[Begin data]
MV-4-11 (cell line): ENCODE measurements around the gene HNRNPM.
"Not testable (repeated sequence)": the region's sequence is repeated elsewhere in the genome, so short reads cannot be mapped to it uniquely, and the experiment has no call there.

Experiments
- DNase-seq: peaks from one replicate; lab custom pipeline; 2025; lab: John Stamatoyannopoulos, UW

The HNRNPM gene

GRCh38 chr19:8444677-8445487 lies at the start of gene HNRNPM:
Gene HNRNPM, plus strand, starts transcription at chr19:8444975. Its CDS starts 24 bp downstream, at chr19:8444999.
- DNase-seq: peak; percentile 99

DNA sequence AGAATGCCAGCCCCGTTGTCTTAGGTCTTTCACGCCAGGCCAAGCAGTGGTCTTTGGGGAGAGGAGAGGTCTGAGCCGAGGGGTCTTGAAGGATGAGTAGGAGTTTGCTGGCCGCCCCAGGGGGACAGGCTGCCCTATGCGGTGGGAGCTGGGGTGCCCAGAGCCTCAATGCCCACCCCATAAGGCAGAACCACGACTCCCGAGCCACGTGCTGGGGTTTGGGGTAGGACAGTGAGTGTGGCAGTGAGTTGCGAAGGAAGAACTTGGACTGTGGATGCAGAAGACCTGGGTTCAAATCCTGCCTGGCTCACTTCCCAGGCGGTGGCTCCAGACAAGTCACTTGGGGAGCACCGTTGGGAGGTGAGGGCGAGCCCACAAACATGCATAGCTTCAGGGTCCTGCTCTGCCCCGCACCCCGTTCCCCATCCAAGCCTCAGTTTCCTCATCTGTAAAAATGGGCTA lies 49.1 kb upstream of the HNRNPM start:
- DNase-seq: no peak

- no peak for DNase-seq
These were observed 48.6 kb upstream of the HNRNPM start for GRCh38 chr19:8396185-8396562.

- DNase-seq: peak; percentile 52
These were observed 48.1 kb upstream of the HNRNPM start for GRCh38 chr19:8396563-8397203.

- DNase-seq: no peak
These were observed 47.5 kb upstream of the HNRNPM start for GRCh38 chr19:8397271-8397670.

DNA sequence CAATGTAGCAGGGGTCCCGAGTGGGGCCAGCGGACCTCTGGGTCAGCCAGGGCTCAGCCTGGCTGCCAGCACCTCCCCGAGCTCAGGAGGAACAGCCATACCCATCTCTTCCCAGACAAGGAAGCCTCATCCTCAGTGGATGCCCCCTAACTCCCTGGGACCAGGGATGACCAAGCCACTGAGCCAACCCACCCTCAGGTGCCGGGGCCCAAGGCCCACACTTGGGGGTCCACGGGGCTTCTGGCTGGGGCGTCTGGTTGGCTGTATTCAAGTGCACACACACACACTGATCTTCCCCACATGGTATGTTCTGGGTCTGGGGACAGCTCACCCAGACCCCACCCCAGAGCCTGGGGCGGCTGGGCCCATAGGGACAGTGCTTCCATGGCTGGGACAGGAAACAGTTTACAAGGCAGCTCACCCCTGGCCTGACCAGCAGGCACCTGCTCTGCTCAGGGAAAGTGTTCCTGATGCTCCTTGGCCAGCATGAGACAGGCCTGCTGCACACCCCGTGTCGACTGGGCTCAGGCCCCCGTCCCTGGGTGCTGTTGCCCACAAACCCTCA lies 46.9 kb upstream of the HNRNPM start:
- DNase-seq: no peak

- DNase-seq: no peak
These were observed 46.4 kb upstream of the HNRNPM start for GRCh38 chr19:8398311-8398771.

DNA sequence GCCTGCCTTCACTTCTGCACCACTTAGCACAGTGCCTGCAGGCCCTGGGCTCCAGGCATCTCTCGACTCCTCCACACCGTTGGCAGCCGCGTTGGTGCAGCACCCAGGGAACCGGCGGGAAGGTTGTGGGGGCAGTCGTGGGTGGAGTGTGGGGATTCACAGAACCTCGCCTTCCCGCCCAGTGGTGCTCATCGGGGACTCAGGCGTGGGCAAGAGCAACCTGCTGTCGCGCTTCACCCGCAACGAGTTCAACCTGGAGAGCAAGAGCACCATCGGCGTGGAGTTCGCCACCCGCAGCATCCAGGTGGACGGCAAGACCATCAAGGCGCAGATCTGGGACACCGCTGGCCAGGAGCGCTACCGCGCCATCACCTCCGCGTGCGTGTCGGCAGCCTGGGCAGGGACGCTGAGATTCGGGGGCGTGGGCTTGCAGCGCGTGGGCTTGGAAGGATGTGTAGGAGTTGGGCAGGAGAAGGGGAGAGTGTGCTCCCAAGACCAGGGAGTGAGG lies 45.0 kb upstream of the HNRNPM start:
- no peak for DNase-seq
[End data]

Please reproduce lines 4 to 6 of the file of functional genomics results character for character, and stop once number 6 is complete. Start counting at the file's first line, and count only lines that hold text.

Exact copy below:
- DNase-seq: peaks from one replicate; lab custom pipeline; 2025; lab: John Stamatoyannopoulos, UW

The HNRNPM gene

GRCh38 chr19:8444677-8445487 lies at the start of gene HNRNPM: